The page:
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Jazz Music

Oscar Peterson – Piano Moods – Summertime

Oscar Peterson – Piano Moods – Summertime with sheet music

Oscar Emmanuel Peterson, CC CQ OOnt (August 15, 1925 – December 23, 2007) was a Canadian jazz pianist, virtuoso and composer. He was called the “Maharaja of the keyboard” by Duke Ellington, but simply “O.P.” by his friends. He released over 200 recordings, won eight Grammy Awards, and received numerous other awards and honours. He is considered one of the greatest jazz pianists, and played thousands of concerts worldwide in a career lasting more than 60 years.

Peterson taught piano and improvisation in Canada, mainly in Toronto. With associates, he started and headed the Advanced School of Contemporary Music in Toronto for five years during the 1960s, but it closed because touring called him and his associates away, and it did not have government funding. Later, he mentored the York University jazz program and was the Chancellor of the university for several years in the early 1990s. He published jazz piano etudes for practice. He asked his students to study the music of Johann Sebastian Bach, especially The Well-Tempered Clavier, the Goldberg Variations, and The Art of Fugue, considering these piano pieces essential for every serious pianist. Among his students were pianists Benny Green and Oliver Jones.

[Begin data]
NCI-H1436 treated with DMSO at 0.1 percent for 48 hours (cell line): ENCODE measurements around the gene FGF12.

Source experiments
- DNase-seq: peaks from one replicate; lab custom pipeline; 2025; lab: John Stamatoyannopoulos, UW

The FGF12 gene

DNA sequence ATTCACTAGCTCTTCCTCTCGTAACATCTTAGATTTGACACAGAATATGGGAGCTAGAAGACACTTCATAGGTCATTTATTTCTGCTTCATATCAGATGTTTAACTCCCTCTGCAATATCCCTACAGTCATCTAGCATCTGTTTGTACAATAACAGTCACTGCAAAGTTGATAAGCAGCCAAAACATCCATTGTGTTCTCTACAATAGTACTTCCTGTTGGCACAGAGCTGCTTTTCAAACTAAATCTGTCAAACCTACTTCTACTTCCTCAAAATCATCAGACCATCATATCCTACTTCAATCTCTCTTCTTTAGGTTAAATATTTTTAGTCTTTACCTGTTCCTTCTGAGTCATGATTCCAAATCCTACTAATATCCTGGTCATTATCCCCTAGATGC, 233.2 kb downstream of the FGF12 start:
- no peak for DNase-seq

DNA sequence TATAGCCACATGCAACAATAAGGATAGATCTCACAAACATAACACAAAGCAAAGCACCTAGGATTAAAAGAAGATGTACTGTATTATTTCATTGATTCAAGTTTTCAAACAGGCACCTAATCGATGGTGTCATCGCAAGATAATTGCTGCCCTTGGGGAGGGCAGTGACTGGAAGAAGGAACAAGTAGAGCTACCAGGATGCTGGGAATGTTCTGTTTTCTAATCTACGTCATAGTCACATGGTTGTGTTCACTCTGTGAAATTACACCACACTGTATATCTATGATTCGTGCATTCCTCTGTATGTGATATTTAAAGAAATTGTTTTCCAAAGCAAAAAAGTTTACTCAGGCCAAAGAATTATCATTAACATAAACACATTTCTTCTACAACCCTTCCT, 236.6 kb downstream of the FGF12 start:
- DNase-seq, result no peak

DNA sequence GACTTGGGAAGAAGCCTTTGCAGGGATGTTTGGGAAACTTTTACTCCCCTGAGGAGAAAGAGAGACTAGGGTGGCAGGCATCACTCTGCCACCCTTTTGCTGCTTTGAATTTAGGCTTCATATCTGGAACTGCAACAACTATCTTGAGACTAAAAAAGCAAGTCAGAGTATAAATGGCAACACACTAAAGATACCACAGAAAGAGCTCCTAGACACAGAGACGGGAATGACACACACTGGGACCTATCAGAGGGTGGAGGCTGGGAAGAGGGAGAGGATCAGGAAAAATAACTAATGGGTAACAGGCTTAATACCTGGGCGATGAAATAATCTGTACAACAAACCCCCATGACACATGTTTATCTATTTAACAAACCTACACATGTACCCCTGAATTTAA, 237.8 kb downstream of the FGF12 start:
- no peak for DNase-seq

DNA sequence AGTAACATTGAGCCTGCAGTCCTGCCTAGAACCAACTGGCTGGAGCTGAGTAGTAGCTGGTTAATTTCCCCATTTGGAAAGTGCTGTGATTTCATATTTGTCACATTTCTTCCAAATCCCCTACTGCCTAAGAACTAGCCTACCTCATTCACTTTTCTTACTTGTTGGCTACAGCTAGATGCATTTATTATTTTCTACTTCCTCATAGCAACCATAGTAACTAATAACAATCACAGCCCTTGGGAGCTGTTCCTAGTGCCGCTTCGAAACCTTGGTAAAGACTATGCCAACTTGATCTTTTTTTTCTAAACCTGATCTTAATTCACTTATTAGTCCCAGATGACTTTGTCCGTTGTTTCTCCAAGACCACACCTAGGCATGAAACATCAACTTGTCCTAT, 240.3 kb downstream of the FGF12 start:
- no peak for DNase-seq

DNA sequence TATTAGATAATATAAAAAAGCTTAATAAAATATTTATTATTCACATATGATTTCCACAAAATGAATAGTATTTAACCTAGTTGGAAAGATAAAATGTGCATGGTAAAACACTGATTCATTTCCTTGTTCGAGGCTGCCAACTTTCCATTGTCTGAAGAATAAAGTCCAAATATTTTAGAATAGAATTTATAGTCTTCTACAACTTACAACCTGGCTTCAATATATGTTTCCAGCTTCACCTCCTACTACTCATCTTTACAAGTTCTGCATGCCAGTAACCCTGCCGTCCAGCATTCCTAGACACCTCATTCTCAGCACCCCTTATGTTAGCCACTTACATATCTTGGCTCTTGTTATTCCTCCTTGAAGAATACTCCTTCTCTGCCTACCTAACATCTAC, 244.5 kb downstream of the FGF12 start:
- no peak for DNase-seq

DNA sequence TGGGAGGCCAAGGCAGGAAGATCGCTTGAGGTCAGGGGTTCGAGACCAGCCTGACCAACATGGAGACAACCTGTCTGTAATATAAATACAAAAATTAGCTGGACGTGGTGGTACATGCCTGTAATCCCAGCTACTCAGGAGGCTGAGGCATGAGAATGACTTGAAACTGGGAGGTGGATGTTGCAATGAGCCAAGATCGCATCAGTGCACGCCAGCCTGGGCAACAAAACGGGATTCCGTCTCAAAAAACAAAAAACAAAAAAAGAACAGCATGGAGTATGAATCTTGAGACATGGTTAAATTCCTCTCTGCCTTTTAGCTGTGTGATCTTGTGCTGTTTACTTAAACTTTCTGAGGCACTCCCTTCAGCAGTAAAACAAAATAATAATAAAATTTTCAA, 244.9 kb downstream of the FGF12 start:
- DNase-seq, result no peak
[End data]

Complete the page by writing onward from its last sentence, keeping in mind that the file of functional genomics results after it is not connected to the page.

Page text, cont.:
He was influenced by Teddy Wilson, Nat King Cole, James P. Johnson, and Art Tatum, to whom many compared Peterson in later years. After his father played a record of Tatum’s “Tiger Rag“, he was intimidated and disillusioned, quitting the piano for several weeks. “Tatum scared me to death,” he said, and was “never cocky again” about his ability at the piano.[ Tatum was a model for Peterson’s musicianship during the 1940s and 1950s. Tatum and Peterson became good friends, although Peterson was always shy about being compared with Tatum and rarely played the piano in Tatum’s presence.

Peterson also credited his sister—a piano teacher in Montreal who also taught several other Canadian jazz musicians—with being an important teacher and influence on his career. Under his sister’s tutelage, Peterson expanded into classical piano training and broadened his range while mastering the core classical pianism from scales to preludes and fugues by Johann Sebastian Bach.

Building on Tatum’s pianism and aesthetics, Peterson also absorbed Tatum’s musical influences, notably from piano concertos by Sergei Rachmaninoff. Rachmaninoff’s harmonizations, as well as direct quotations from his 2nd Piano Concerto, are scattered throughout many recordings by Peterson, including his work with the most familiar formulation of the Oscar Peterson Trio, with bassist Ray Brown and guitarist Herb Ellis. During the 1960s and 1970s Peterson made numerous trio recordings highlighting his piano performances; they reveal more of his eclectic style, absorbing influences from various genres of jazz, popular, and classical music.

According to pianist and educator Mark Eisenman, some of Peterson’s best playing was as an understated accompanist to singer Ella Fitzgerald and trumpeter Roy Eldridge.

Grammy Awards

Other awards

Statue of Oscar Peterson was unveiled by Queen Elizabeth II at the National Arts Centre in Ottawa in June 2010.